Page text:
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Keeping Your Dog Safe During Rattlesnakes Season

Know Thy Enemy

The summer heat fosters conditions that snakes love. Dry arid conditions allow snakes to thrive, and possibly drive them into the comfort of your yard or home.

It’s also important to note that not all snakes are venomous. Rattlesnakes good rule of thumb for identifying a venomous snake is whether it has a pronounced jaw that makes the snake s head look like an arrowhead. That’s because the venom sacks are lodged in the snakes jaw which causes it to stick out. Non-Venomous snakes have round-shaped heads due to the lack of venom sacks.

You can find more information about California Rattlesnakes, with a list and photos of California Rattlesnakes at http://www.californiaherps.com/identification/snakesid/rattlesnakes.html

How to Keep Your Dog Safe during Rattlesnake Season

Keep them on a leash. Don’t let your dog roam free in an area you suspect to have snakes.

Keep them on a SHORT leash. If you’re concerned about your pup getting bit while on a walk, the best solution is to keep the dog on a short leash, not an extender leash, to keep them from potentially dangerous snake spots.

Stay on trail. If you’re out hiking, don’t wander off trail. If you’re  just walking through your neighborhood, stay on the sidewalk. Snakes tend to mind their own business as long as you do, too.

Avoid big rocks or dense grass. Snakes are cold-blooded, so they are drawn to cool places like under rocks or deep in the long grass of an open field.

Snake proof your yard. Cementing your backyard fence into the ground might be too involved for you, but you can keep it clean, right? Keep your grass short and don’t leave anything that may attract rodents (aka snake bait).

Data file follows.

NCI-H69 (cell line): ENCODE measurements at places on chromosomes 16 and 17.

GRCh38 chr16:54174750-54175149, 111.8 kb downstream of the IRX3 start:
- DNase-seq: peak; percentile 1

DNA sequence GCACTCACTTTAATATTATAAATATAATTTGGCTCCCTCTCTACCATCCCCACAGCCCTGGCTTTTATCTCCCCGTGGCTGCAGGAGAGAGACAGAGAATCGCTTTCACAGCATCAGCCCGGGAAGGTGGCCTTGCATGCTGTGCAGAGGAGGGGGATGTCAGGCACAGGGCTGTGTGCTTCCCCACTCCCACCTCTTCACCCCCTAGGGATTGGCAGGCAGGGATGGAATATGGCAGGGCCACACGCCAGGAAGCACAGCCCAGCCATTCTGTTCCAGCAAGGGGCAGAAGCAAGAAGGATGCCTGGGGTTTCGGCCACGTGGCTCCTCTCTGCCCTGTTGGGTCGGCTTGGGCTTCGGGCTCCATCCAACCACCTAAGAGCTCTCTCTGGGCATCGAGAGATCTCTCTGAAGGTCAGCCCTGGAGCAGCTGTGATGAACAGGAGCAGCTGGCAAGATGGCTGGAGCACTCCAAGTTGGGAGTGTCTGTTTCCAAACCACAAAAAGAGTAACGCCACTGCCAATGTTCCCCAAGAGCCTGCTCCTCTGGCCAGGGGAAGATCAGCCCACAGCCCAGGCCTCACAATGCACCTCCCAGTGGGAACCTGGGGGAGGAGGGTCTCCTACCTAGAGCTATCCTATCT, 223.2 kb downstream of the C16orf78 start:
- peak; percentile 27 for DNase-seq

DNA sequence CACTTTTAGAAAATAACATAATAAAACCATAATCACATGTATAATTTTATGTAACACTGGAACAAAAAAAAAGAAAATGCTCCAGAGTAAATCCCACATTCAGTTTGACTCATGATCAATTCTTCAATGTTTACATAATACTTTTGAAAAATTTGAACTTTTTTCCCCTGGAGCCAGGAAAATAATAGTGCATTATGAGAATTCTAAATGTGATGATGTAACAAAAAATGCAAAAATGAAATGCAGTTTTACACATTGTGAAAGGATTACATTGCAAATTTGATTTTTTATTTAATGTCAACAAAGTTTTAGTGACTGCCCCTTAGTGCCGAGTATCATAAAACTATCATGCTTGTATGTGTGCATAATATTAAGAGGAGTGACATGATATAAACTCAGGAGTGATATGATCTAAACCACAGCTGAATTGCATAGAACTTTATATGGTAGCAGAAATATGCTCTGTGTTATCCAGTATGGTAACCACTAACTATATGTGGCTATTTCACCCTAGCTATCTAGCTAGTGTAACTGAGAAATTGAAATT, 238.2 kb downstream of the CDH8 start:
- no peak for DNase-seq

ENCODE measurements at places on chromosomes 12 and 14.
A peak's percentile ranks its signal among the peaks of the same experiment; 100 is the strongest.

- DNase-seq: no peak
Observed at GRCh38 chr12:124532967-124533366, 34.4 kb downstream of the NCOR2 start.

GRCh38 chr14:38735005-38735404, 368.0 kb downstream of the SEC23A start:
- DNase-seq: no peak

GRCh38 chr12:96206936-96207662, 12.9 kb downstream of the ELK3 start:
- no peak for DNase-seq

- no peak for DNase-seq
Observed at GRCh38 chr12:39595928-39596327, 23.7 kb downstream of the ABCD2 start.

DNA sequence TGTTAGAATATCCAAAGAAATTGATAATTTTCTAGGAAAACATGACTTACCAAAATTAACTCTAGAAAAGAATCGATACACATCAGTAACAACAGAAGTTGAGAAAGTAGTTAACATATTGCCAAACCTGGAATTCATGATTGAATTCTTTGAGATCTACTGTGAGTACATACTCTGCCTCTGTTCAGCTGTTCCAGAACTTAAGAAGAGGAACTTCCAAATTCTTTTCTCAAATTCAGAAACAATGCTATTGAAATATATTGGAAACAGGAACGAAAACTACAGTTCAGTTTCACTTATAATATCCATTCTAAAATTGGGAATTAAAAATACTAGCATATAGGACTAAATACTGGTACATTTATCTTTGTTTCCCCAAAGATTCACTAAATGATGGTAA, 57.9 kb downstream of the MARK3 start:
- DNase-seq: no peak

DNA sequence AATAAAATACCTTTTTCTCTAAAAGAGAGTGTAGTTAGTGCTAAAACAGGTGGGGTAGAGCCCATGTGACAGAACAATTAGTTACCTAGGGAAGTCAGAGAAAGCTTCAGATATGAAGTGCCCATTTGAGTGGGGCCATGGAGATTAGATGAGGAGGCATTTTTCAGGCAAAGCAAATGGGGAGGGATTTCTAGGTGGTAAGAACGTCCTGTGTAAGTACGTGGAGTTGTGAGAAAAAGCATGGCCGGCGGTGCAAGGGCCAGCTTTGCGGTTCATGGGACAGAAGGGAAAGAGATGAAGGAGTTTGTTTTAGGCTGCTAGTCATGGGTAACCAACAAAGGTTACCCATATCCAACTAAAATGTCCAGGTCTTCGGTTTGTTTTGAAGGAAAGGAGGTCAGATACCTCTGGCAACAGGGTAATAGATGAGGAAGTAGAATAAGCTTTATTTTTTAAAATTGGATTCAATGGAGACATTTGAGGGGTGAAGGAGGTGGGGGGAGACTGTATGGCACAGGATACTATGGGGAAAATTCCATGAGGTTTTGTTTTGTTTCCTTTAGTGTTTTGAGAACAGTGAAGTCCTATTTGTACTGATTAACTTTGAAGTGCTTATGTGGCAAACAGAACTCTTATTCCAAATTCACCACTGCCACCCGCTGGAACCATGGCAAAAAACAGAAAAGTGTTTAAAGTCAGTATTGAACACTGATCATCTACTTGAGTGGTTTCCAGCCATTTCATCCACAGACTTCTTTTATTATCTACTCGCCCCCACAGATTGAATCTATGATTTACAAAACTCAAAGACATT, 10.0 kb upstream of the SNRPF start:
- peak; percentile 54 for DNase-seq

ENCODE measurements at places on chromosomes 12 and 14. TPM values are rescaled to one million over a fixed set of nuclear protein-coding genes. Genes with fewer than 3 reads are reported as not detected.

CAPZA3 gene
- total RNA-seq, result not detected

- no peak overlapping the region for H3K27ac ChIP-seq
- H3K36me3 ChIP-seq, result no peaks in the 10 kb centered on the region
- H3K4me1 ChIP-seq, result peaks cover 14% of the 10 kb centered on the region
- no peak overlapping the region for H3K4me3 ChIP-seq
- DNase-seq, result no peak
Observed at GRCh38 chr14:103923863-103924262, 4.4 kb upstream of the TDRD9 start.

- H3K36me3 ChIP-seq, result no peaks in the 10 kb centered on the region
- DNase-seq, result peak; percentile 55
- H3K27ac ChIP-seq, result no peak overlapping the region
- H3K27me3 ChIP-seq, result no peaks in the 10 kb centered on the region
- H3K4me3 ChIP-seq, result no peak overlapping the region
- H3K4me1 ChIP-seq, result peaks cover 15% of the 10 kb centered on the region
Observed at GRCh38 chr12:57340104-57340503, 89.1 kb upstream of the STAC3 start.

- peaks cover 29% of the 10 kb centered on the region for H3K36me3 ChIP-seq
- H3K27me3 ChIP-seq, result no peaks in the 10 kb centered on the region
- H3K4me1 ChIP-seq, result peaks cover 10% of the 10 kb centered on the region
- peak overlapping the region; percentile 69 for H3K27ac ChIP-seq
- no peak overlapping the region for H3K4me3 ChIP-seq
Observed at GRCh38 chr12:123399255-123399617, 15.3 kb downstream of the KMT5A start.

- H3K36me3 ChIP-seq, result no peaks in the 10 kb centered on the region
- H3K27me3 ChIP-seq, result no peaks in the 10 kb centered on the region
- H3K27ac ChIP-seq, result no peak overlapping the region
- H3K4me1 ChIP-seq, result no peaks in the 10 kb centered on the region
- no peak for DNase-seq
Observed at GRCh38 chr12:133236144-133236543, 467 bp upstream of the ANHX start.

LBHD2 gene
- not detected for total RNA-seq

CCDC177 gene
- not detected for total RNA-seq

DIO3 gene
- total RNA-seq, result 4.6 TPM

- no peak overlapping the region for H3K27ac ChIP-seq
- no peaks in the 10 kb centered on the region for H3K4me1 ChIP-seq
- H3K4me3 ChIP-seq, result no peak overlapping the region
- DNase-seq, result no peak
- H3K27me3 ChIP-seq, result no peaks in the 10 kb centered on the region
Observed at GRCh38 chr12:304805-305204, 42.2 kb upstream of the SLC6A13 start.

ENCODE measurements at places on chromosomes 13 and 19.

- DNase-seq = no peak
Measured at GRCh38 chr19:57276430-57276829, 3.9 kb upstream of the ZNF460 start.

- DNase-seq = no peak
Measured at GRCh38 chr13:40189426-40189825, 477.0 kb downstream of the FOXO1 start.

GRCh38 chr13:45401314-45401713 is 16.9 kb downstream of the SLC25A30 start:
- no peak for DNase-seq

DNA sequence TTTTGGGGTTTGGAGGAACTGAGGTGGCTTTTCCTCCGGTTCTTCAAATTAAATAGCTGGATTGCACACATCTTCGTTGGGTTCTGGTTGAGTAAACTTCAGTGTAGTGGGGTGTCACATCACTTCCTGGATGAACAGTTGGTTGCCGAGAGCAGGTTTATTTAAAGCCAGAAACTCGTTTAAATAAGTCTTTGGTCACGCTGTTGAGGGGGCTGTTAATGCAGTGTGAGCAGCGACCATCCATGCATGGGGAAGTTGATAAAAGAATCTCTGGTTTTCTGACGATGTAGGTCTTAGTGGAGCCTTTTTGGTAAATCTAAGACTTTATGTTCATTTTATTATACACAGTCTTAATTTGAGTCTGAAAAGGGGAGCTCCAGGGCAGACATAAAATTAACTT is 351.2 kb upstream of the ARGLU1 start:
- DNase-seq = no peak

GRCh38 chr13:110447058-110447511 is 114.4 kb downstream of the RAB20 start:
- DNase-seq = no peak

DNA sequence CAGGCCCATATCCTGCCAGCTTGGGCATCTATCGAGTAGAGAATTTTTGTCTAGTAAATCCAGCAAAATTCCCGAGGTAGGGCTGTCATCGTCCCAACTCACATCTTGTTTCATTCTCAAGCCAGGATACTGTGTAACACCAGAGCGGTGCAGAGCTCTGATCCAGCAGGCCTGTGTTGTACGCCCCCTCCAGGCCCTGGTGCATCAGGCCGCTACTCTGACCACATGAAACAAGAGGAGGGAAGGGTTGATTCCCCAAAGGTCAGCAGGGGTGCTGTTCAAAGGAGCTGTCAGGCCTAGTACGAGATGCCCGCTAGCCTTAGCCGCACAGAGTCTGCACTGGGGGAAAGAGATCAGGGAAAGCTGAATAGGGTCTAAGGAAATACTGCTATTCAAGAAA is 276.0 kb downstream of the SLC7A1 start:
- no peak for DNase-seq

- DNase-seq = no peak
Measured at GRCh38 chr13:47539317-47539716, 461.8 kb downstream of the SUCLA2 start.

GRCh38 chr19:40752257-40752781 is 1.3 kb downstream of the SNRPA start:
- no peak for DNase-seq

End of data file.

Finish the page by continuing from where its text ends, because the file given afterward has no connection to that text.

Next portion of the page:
If you have firewood, stack it away from your house to keep mice from housing there.

Condition your dog to come when it sees a snake.

Whenever you see that your dog sees a snake, call it to you. Reinforce the behavior with treats. Make going to investigate the snake seem like a real boring idea compared to all the love and treats you have to offer.

If you hear a rattle, don’t go that way. Or just go inside, if it’s an option. The interesting thing about rattlesnakes specifically is that they really don’t want anything to do with you.

They even have a noisemaker attached to its tail just so you know where they are and leave them alone. We suggest you oblige them.

Don’t let them play with dead snakes. It may be dead, but the venom stored in its body is as toxic as ever. If your pup accidentally chewed into the venom it would be no different than if they had been bitten.

Encountering Rattlesnake’s

If you and your dog encounter a rattlesnake; Calmly and  slowly back away from the snake until you are no longer within striking distance which is about the snake’ s length. A good indicator that you and your pup is safely out of range is the snake will stop rattling at you.  A snakes rattle is simply their burglar alarm and no one really wants to hear that.  If there is one snake, there are likely to be more in that same area.

Rattlesnake bite symptoms in Dogs If you don’t recognize the symptoms of a rattlesnake bite in your dog, you might delay rushing them to the vet immediately a delay could be fatal.

Immediate Symptoms Almost Always Include:

Puncture Wounds (can be bleeding)

Severe Pain

Swelling